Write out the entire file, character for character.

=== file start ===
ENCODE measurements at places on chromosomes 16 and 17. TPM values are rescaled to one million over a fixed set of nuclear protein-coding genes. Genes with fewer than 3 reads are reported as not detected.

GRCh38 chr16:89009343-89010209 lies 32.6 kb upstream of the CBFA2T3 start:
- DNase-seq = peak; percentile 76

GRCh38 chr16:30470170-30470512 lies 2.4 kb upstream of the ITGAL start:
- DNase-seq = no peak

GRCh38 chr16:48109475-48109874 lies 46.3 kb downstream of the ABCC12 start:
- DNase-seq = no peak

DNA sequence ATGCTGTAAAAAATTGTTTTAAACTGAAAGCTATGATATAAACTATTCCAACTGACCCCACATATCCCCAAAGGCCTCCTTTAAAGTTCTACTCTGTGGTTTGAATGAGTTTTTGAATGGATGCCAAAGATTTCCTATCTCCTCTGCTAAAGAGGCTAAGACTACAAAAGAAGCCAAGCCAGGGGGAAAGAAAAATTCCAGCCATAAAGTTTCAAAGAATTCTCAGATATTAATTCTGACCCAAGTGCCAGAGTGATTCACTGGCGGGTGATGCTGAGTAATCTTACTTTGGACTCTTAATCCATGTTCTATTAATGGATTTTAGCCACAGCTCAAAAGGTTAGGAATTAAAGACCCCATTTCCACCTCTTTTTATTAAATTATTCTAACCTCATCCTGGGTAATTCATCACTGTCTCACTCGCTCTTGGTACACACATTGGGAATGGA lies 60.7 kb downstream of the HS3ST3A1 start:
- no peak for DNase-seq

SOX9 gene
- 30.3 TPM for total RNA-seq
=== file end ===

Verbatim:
ENCODE measurements at places on chromosomes 16 and 17. TPM values are rescaled to one million over a fixed set of nuclear protein-coding genes. Genes with fewer than 3 reads are reported as not detected.

GRCh38 chr16:89009343-89010209 lies 32.6 kb upstream of the CBFA2T3 start:
- DNase-seq = peak; percentile 76

GRCh38 chr16:30470170-30470512 lies 2.4 kb upstream of the ITGAL start:
- DNase-seq = no peak

GRCh38 chr16:48109475-48109874 lies 46.3 kb downstream of the ABCC12 start:
- DNase-seq = no peak

DNA sequence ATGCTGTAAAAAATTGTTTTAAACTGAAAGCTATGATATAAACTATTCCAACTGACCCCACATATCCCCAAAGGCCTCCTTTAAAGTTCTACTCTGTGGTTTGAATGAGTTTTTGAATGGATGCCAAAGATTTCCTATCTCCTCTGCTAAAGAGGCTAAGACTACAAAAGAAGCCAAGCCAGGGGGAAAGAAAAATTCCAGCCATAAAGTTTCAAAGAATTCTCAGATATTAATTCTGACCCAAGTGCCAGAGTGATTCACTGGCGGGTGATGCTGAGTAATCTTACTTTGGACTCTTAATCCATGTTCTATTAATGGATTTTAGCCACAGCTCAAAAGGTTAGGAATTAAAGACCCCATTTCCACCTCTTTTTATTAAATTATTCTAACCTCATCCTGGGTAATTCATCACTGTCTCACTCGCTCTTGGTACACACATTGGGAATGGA lies 60.7 kb downstream of the HS3ST3A1 start:
- no peak for DNase-seq

SOX9 gene
- 30.3 TPM for total RNA-seq